The teams worked at 12 interchanges, on 63 bridges and viaducts, and along over 11 miles of new bike paths in the corridor. Workers have collectively put in more than 11 million hours, officials said, working with more than 3 million tons of asphalt and 57 million pounds of steel.

At the height of the project, no less than 2,000 workers were on hand to complete approximately $70 million of work each month. As construction on the project wraps up in its fifth year, workers are still scattered across the corridor.

Nancy H. Smith, spokeswoman for contracting firm FAM Construction, a joint venture of Ferrovial Construction and Allan Myers, said up to 1,000 workers were on site.

“We’re sort of coming down that hill again, but still at over $30 million in construction activity per month, which is just huge,” Smith said. “We look forward to opening the expressways by the end of the year and being able to provide more reliable travel options in the corridor.”

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When the lanes open, motorists will be able to choose between the general lanes, which will remain free, or the new toll lanes, which buses, carpoolers and motorcyclists can use free of charge. Single drivers will pay to use the lanes. Carpoolers will need an E-ZPass Flex transponder to use the lanes without paying. The lanes will have a dynamic pricing system, with tolls that increase and decrease depending on traffic conditions.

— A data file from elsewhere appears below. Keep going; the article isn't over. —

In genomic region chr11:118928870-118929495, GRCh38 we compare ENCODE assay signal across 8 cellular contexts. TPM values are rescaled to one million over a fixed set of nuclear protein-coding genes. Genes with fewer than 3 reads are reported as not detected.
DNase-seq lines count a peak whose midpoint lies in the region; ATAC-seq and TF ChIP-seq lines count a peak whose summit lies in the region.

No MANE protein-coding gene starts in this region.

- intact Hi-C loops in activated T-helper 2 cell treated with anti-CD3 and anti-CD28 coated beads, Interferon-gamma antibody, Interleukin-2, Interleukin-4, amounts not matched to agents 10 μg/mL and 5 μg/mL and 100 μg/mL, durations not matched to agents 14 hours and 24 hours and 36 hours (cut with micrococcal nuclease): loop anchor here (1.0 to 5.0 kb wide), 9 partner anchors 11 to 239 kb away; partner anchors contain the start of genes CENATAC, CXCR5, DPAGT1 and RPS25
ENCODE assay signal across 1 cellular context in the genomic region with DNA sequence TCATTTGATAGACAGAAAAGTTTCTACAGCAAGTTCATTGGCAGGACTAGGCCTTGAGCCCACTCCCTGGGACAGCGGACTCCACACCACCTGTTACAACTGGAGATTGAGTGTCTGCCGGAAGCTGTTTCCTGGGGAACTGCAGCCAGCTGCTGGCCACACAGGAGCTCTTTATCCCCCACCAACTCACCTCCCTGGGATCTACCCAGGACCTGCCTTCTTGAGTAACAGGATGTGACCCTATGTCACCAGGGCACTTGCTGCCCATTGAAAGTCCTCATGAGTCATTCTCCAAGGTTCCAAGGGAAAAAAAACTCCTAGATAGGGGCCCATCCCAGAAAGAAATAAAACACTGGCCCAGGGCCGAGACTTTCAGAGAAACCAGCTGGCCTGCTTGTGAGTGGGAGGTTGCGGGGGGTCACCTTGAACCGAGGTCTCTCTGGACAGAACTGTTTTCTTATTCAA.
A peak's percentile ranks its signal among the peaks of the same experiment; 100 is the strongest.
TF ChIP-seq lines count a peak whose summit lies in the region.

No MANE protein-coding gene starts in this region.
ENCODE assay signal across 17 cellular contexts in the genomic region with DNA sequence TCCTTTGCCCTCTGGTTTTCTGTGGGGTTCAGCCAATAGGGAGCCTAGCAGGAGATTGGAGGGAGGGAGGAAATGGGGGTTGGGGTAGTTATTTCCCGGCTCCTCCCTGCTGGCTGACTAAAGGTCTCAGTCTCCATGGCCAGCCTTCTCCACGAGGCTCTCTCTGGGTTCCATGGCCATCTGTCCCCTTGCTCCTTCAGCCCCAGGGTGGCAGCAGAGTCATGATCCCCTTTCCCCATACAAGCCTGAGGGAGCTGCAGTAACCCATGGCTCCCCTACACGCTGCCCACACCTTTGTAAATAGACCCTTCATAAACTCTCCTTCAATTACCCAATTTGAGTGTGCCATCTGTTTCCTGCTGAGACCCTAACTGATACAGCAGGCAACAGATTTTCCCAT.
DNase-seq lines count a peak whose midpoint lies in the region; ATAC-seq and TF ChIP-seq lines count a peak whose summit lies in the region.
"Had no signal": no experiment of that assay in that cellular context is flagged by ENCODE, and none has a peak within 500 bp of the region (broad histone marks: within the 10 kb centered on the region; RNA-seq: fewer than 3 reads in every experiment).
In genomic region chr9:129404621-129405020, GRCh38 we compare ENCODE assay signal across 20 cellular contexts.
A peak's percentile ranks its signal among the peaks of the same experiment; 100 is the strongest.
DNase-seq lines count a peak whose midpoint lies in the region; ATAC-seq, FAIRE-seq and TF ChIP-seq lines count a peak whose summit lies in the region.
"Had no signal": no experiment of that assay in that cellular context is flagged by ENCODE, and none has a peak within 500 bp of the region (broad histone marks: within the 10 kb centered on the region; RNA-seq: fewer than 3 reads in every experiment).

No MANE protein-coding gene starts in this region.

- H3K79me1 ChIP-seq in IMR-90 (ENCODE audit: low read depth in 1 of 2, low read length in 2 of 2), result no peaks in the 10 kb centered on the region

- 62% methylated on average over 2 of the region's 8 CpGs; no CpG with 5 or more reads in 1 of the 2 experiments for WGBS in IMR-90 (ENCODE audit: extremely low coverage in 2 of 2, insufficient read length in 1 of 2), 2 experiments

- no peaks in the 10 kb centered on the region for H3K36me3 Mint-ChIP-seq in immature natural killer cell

High occupancy vehicle rules will change along the corridor when the new lanes open. Vehicles will need to have three occupants to qualify for the free ride — a rule that will apply through the I-66 corridor of the DC line in Gainesville. Currently, drivers using the I-66 express lanes inside the Beltway during peak periods are required to travel with at least one passenger.

An opening this year would be a significant achievement for a project of this scale in the Washington area. The I-66 express lanes were originally scheduled to open in July, but early in the process the schedule was pushed back to late 2022 due to funding delays, officials said.

Virginia 95 Express Lanes to Fredericksburg will open in late 2023

Other major projects in the area have been plagued by lengthy delays, including an expansion of the I-95 expressways in Fredericksburg, which was originally slated to open this year but is expected to open in late 2023 — while topping $100 million. the budget. The Silver Line extension in Virginia and the Purple Line light rail project in Maryland are years behind schedule and millions in budget overruns.

Along I-66, drivers will continue to see more traffic splits on different sections of the road as paving operations progress. Most of the remaining the work is on the eastern end of the corridor, as well as around the Beltway and Route 28 interchanges. The western section has toll gates and is ready for testing, officials said.

“There will continue to be traffic changes,” Shaw said. “Driving through these major interchanges, people need to stay alert and look for new traffic patterns as we complete the work.”